Lapatinib/Trastuzumab/AI Triplet Nearly Doubles PFS in HER2+/HR+ Metastatic Breast Cancer

Excerpt:

“The triplet combination of HER2-targeted therapy and an aromatase inhibitor (AI) improved progression-free survival (PFS) by more than 5 months compared with the combination of trastuzumab (Herceptin) and an AI in patients with HER2+/HR+ breast cancer.

“In phase III results from the ALTERNATIVE trial presented at the 2017 ASCO Annual Meeting, the median PFS was 11 months (95% CI, 8.3-13.8) for postmenopausal women with HER2+/HR+ metastatic breast cancer assigned to lapatinib (Tykerb) plus trastuzumab plus an AI compared with 5.7 months (95% CI, 5.5-8.4) for patients assigned to trastuzumab plus an AI. Lead study author William J. Gradishar MD, interim chief of hematology and oncology at Northwestern University’s Feinberg School of Medicine, said that represented a 38% reduction in the risk of progression (HR, 0.62; 95% CI, 0.45-0.88; P = .0064).”

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Expert Discusses Abemaciclib Potential in HR+/HER2- Breast Cancer Patients With Brain Mets

Excerpt:

“Abemaciclib penetrated brain metastases and had antitumor activity in patients with hormone receptor (HR)-positive, HER2-negative metastatic breast cancer, preliminary evidence suggests.

“Results were presented in a poster at the 2017 ASCO Annual Meeting for 23 patients from a stage 1 efficacy analysis from a phase II study.

” ‘What we found were 2 patients who experienced partial responses within the CNS, suggesting there is activity of the agent in the brain and in patients who have HR-positive disease,’ explained lead author Sara M. Tolaney, MD, MPH.”

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ASCO 2017: Breast Cancer Treatment News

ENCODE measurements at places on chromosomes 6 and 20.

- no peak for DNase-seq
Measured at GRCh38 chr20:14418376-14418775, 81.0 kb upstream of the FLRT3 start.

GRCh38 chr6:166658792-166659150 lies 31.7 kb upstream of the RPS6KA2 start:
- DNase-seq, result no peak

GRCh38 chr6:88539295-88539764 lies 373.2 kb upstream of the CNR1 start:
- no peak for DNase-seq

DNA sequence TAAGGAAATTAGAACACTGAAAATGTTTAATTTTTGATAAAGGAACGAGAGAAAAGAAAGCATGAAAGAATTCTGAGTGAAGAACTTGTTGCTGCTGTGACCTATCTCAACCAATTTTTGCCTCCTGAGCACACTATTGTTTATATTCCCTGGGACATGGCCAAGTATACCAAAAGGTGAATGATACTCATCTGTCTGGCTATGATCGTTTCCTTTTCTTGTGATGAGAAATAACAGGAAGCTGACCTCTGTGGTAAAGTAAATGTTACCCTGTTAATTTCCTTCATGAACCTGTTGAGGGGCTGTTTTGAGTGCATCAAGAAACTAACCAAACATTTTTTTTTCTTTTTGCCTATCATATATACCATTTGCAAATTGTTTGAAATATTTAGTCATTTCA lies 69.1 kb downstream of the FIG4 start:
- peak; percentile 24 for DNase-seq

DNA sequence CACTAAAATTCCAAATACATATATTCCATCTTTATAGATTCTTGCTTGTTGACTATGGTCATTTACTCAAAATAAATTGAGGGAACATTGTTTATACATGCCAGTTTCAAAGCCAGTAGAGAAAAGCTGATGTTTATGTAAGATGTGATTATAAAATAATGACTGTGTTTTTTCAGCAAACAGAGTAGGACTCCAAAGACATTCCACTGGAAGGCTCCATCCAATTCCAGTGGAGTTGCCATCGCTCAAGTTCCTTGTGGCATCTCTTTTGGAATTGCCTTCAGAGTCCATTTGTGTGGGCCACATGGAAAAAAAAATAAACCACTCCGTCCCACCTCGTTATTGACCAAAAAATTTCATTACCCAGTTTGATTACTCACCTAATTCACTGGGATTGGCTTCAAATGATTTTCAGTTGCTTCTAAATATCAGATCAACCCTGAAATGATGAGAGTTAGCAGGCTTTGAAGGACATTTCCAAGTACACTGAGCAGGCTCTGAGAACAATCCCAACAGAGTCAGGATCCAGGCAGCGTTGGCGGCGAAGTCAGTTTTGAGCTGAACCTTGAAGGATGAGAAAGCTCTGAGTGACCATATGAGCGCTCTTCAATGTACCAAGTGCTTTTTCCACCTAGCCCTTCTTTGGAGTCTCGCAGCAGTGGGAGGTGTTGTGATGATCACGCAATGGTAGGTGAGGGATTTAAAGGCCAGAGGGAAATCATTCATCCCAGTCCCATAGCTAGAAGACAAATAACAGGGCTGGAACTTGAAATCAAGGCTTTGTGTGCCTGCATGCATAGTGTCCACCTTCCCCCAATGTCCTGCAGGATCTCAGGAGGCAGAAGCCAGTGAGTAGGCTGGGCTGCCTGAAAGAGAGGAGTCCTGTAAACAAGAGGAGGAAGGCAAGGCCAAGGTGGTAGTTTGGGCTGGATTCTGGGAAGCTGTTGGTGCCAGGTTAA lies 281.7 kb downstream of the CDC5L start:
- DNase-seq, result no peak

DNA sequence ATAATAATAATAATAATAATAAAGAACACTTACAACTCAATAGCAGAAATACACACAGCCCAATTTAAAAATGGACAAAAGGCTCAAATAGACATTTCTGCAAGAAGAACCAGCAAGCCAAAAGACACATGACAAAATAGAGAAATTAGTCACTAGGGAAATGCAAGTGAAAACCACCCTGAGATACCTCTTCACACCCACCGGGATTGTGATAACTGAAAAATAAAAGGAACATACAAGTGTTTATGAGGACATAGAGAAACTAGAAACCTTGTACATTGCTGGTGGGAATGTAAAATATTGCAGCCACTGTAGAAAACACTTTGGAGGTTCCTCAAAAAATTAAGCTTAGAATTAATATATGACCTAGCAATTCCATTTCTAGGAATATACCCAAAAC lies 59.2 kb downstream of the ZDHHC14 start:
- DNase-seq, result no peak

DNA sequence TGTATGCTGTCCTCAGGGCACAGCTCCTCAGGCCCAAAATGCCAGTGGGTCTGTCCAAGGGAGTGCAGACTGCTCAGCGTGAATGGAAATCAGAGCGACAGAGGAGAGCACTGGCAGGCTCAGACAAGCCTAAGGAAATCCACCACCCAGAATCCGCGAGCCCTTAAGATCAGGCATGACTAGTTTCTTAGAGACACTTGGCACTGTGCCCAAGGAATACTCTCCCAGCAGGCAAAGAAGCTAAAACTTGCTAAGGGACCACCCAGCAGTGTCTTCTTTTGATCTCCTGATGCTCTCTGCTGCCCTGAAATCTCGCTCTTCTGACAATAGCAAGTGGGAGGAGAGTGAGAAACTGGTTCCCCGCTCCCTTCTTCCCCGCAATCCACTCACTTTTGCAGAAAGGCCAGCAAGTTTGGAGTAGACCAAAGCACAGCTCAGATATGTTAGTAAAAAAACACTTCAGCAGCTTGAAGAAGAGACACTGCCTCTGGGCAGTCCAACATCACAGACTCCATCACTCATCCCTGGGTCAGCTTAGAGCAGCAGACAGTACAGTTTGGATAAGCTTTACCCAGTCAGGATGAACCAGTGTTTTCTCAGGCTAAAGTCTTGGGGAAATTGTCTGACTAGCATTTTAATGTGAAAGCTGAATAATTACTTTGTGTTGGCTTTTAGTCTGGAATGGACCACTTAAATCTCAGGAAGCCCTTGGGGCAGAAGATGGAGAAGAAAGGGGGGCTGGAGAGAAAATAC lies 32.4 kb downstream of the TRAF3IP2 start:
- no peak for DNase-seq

Last month, the annual American Society of Clinical Oncology (ASCO) meeting took place in Chicago. Thousands of oncologists, patients, and journalists gathered to learn about the most recent developments in cancer research and treatment. Here are some breast cancer highlights from the meeting:

Triple negative breast cancer (TNBC) is considered more responsive to treatment with immune checkpoint drugs than any other type of breast cancer. So far, these drugs have primarily been explored in metastatic TNBC, in combination with chemotherapy. The combination of “anti-PD-L1” and “anti-PD-1” immune checkpoint drugs with chemotherapy has now been examined in early-stage TNBC, in which a breast tumor can be surgically removed after neoadjuvant chemotherapy. Continue reading…


Panel Backs Bone Drugs for Postmenopausal Breast Cancer

Excerpt:

“Appropriately selected postmenopausal women with breast cancer warrant consideration for adjuvant bisphosphonate therapy, according to an updated clinical guideline.

“Either zoledronic acid (Zometa) or clodronate may be considered for adjuvant therapy, as data supporting use of other bisphosphonates remain limited. The RANK ligand-targeted monoclonal antibody denosumab (Xgeva) did not make the cut as recommended therapy because of a lack of long-term survival data to support its use.

” ‘Data for adjuvant denosumab look promising but are currently insufficient to make any recommendation,’ concluded a panel of experts representing the American Society of Clinical Oncology (ASCO) and Cancer Care Ontario.”

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Test Identifies Breast Cancer Patients With Lowest Risk of Death

Excerpt: